Things you should watch for

QB spends a lot of time trying to get you to upgrade, update or use some addon such as their credit card processing or payroll software. In general we strongly suggest not signing up for any of the extras they barrage you with. You're better off with a separate CC processor (more on that in another tutorial), paypal or payroll software.

They may also try to get you to pay for an online backup service. I used it and it totally sucks. You're better off with a free/paid dropbox or similar account. Save your files to the dropbox and they'll be auto-backed-up for you. Also use a removable USB key.

There is no manual included. The online help is not very helpful. Buy a book. The Missing Manual is one we used, it was pretty good. The biggest secret to using QB is to get it set up properly. A well set-up QB is easy to use. A badly set up one can take years to repair. Hiring someone to set up the company file is a good idea if you're not sure what you're doing.

The inventory system is lacking, if you have more than a few items you stock and they are less than $100 each, I'd just use a different inventory system.

Avoiding the list limit

One trick that Intuit uses to force upgrades is limiting the number of names. These are names of companies, customers, inventory items vendors, clients etc. The hard limit is 14,500 and you cant delete old ones if you reach it. And once you do you have to upgrade to Enterprise (costing thousands of $). If you are a consulting company, you'll likely not have more than a couple hundred clients, vendors etc but if you have an online store and you're selling to 25 people a day (which is a good goal for a small company) you'll reach the max in a little over a year. There is no real reason for this limit other than to force you to upgrade, even they admit they want companies of over $2mm revenue and 20 employees to upgrade, but this is really stupid. If you watch out for this now you can last for quite a while by employing a few tricks.

You can see how many names you're using by pressing F2.
  • If you have a lot of items, don't have each item as a different inventory item. Use a different inventory system.
  • When you import data from a credit card, you may end up creating multiple names for one vendor, merge them! (This is also good in general and avoids confusion about multiple vendors.)
  • The biggie is do not import individual online customer purchases as invoices. Each invoice must be tied to a customer and each customer is a unique name! Instead, use a generic name such as Webcart Customer and then have each purchase entered as a Sales Receipt.

Drop it, share it, sync it, save it

We have a lot of computers in our shop, and we often have to share files like printing labels, or forms, or firmware to burn into chips. We used to use USB keys or email but would often have mixups and old revisions kicking around. Now we use dropbox, which is a very easy to use folder-syncing service. Install it on two (or more) computers and they can 'share' a folder. All the important files that are shared between computers stay in there.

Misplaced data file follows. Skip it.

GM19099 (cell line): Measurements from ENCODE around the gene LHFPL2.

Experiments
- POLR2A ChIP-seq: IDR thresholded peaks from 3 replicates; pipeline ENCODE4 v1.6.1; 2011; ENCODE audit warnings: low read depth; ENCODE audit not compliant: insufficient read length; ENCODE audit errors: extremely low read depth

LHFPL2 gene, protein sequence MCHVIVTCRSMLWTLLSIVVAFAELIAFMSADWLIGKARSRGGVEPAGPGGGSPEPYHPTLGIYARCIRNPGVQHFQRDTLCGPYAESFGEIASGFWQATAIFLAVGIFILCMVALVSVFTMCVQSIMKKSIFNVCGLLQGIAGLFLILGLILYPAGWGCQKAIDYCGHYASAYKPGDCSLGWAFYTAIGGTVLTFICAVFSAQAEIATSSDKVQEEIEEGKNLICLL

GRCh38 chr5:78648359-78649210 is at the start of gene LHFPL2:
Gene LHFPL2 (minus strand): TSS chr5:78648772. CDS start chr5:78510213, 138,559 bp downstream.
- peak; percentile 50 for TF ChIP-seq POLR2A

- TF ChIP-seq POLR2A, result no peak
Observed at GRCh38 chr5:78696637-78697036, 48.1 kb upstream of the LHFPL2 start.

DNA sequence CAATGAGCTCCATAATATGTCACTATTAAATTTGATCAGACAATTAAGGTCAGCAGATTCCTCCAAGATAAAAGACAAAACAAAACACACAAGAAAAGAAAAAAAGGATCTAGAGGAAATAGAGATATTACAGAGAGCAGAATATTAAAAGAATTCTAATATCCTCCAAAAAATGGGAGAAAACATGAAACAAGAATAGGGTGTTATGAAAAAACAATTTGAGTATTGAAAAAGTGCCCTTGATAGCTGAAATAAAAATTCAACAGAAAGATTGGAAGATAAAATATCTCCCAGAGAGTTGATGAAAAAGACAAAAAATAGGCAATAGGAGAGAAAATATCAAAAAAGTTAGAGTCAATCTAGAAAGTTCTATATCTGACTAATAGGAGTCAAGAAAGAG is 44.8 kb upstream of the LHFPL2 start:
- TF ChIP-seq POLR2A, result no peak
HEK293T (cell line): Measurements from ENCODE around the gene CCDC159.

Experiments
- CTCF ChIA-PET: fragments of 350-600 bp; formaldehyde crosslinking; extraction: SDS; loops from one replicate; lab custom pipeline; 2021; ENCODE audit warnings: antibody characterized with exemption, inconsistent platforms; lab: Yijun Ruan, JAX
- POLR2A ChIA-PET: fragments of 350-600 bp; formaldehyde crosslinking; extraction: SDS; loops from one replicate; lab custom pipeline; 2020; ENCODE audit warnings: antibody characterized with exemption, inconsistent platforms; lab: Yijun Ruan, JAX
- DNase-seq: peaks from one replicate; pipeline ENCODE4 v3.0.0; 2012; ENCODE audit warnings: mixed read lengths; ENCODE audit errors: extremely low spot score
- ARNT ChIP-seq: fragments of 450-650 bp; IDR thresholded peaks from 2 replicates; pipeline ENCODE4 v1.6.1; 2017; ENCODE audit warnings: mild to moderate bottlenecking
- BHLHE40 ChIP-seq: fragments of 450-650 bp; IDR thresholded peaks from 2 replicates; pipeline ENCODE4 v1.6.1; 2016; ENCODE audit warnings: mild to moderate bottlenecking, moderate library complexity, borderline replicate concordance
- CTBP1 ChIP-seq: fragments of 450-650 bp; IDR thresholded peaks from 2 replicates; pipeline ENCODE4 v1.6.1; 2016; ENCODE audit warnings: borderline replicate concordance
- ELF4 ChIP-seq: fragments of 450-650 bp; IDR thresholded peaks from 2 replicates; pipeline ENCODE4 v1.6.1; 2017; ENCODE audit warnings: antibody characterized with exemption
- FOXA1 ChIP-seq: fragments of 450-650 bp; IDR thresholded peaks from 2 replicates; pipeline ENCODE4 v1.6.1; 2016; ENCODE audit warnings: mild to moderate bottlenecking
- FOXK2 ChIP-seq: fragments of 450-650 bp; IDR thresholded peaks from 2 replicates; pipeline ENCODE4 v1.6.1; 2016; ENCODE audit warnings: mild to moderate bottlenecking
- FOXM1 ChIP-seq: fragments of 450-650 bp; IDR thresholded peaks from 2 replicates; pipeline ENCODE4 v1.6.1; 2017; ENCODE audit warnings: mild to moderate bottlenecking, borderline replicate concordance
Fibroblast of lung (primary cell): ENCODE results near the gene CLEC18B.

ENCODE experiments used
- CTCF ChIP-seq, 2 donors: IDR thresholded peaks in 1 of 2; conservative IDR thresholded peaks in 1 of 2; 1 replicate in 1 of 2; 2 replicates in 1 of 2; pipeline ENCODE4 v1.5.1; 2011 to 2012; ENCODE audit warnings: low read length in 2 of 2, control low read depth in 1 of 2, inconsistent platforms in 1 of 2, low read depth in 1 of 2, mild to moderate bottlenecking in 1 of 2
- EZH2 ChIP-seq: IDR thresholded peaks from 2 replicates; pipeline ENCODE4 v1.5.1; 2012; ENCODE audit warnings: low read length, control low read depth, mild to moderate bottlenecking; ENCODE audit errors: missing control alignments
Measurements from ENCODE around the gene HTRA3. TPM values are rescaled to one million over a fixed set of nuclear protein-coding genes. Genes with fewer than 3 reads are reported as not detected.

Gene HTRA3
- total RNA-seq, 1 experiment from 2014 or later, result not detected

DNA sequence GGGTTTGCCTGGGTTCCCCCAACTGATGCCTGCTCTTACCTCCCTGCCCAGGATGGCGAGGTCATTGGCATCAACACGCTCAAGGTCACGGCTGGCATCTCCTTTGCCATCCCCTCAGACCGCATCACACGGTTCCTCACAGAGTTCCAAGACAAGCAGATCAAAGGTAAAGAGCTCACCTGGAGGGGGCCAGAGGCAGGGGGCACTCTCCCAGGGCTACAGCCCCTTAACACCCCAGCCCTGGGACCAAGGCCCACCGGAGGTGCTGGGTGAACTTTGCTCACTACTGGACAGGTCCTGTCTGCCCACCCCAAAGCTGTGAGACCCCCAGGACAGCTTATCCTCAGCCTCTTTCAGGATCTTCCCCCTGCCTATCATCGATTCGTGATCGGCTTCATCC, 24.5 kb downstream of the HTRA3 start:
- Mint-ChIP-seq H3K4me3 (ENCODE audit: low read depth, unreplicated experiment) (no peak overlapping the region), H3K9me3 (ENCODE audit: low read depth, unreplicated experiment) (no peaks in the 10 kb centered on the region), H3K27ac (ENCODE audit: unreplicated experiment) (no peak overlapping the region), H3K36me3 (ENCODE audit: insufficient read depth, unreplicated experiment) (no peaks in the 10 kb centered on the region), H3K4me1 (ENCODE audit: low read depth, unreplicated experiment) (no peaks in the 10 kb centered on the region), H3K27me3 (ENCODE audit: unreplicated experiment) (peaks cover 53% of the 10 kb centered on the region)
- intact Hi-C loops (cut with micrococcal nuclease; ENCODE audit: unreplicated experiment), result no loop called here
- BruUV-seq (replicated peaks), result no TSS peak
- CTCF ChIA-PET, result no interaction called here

There's a free version that's space limited and the option to upgrade. We use two free ones for the office - one for online quickbooks backup and one for sharing files between computers. Then we have a paid one for personal computer backups. The only thing we wish was improved is the ability to have multiple dropboxes on one computer. There's ways to do it but it's not built in.

Combining dropbox with github, you can have a very nice development system!

Our on-ramp to the information super-highway!

After hearing about Dangerous Prototype's search&move to a new hosting provider, we thought we'd post up about our hosting experiences!
We currently use ServInt for our hosting provider. They're what we would classify as a 'full service' provider. Basically they own the computer, the pipe and do all the management including backups. We get root shell access and install whatever we'd like. When we have any problems (including stuff like upgrading software or installing something) we open up a ticket.

We push over a terabyte a month, running our shop, hosting files, videos and tutorials and it's been pretty much flawless. We started with the low cost VPS service and did that for a few years, now we have a dedicated server and it's managed to live through many 'slashdottings' with no problems. We're still wary of 'cloud' services - our needs are pretty consistant so we'd rather have a single server that can provide for our needs. If our traffic increases dramatically we may move to a cloud service for image or video caching, we've done that before when were were on a constrained provider and that helped us keep transfer costs down.

Why not self-host or self-manage?

When we were younger, we enjoyed running linux boxes and installing server software on every kind of hardware under the sun. However, nowadays, we like to do hardware design and let someone else manage our servers. If you're a gung-ho sysadmin type you may want a simpler setup where you are fully responsible for any software installation, administration, etc.